‘Movies don’t create psychos. Movies make psychos more creative!’
It is with great sadness and maximum respect that we bid a very fond farewell to Wes Craven, who passed away yesterday after a long battle with cancer, aged 76. I never met the man, but his work has been a constant and inspiring companion since I first encountered The Last House on the Left as a teenage horror fan in the days before the UK Broadcasting Act put it on the Obscene Publications List. Later, I got to teach it in lecture course about transgression, censorship and popular culture, and I still have the uncut videotape that I bought in Japan.
Craven was at the forefront of a generation of independent American filmmakers that took George A. Romero’s lead and transformed the horror film into an edgy and challenging art form that savagely deconstructed the American Dream, as Nixon clung on to power and Vietnam dragged on and on. There’s a lot of political anger in those early Craven movies, along with a dark eye for social satire that placed middle class families in the most extreme situations and left them to fight their way out by matching the savagery of the post-Manson dropouts and hillbilly mutants that assailed their comfortable view of the world. Then he made the rest of us uncomfortably complicit by just watching. It’s a classic now, but those of us that watched it in the seventies still remember being exhilarated and traumatised in roughly equal measure. Just keep telling yourself: It’s only a movie… One wonders who nowadays has the nerve to critique the present and awful state of the world so honestly and with such energy and style.
The other thing that I always loved about Wes Craven was that he was an academic who had the good sense to get out of university and go and make movies instead, at the same time applying what he knew as a scholar of literature, psychology and philosophy to his love of scary stories. Thus there’s the pre-Punk subversion of the Situationist International in films like Last House on the Left (at the same time retelling Bergman’s The Virgin Spring, the old clever-stick), Surrealism in the particularly iconic Nightmare on Elm Street series, and Narratology in the deconstruction of the ‘Slasher’ genre he and long-time collaborator Sean S. Cunningham had done much to create in Scream, a film so postmodern that the subsequent franchise was simply another part of the text. Nico Tortorella, who acted in Scream 4, told the Hollywood Reporter at the time that Wes had ‘two personalities,’ explaining that: ‘One is the smartest person I’ve ever met … the other is this little kid who loves horror movies,’ while Craven was quoted in the same publication as saying, ‘I come from a blue-collar family, and I’m just glad for the work.’ What a lovely guy.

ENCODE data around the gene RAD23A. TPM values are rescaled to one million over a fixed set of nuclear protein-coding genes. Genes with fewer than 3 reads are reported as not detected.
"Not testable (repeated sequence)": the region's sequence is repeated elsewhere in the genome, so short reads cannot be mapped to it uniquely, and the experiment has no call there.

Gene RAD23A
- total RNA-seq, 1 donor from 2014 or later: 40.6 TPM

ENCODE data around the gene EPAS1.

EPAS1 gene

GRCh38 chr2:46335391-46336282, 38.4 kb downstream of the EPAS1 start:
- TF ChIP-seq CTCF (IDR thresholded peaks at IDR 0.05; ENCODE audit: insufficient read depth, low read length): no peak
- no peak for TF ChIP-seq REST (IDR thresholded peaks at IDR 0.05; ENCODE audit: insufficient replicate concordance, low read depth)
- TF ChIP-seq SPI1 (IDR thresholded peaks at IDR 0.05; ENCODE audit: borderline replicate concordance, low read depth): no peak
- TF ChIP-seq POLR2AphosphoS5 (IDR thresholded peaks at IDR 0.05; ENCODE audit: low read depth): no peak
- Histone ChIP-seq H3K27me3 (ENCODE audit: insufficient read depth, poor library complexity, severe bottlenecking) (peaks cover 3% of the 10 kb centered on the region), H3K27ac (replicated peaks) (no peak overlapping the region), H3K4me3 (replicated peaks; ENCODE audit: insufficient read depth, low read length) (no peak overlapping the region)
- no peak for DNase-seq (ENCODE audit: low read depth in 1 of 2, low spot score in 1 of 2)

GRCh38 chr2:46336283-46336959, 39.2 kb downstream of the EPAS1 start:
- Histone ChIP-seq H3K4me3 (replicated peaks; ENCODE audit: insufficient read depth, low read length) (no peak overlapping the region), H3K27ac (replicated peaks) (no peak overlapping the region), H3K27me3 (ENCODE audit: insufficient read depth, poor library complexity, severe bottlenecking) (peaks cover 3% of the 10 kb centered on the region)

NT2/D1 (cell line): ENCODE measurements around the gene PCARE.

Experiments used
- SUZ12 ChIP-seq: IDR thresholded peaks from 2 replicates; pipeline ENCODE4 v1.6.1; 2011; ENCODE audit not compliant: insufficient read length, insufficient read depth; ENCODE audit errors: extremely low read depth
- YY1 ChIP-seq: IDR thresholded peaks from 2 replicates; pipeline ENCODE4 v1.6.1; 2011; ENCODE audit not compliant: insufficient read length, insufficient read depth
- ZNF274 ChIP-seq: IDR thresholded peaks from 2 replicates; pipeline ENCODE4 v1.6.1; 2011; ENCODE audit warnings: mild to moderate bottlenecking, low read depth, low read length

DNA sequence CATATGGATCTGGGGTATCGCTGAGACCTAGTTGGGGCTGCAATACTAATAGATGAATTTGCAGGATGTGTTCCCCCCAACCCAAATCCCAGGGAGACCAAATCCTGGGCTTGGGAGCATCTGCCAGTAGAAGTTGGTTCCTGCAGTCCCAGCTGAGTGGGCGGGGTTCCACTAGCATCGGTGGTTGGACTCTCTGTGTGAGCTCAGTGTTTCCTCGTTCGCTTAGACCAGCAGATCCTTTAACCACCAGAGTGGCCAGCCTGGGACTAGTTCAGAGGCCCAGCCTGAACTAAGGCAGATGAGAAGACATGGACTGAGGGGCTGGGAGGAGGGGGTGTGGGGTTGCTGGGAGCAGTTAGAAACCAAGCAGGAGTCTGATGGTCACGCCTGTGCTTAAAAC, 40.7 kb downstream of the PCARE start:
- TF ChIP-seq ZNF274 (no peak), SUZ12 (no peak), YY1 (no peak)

There are countless tributes more elegant than this flying around the world today, but I just felt the need to add my voice to the global eulogy. I am one of millions who were inspired by Wes Craven and his movies, which were intelligent and shocking and darkly comic and always tremendous fun to watch. The world, like his family, has lost someone very special, but what an amazing legacy. What’s your favourite scary movie…?
1 thought on “Wes Craven, 1939 – 2015”
A lovely post, and one every bit as elegant as any I’ve read. Thank you. -S-